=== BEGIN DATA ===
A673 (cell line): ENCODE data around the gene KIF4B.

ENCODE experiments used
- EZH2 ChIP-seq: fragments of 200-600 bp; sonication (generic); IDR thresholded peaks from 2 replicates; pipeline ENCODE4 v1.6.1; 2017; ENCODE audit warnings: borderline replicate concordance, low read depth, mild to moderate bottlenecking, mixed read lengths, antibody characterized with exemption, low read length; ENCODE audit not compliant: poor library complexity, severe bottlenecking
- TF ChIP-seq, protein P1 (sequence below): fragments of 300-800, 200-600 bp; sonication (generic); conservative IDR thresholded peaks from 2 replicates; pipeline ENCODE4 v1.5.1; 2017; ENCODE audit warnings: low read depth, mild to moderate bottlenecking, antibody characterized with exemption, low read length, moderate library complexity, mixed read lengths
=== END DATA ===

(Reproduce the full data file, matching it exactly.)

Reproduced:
A673 (cell line): ENCODE data around the gene KIF4B.

ENCODE experiments used
- EZH2 ChIP-seq: fragments of 200-600 bp; sonication (generic); IDR thresholded peaks from 2 replicates; pipeline ENCODE4 v1.6.1; 2017; ENCODE audit warnings: borderline replicate concordance, low read depth, mild to moderate bottlenecking, mixed read lengths, antibody characterized with exemption, low read length; ENCODE audit not compliant: poor library complexity, severe bottlenecking
- TF ChIP-seq, protein P1 (sequence below): fragments of 300-800, 200-600 bp; sonication (generic); conservative IDR thresholded peaks from 2 replicates; pipeline ENCODE4 v1.5.1; 2017; ENCODE audit warnings: low read depth, mild to moderate bottlenecking, antibody characterized with exemption, low read length, moderate library complexity, mixed read lengths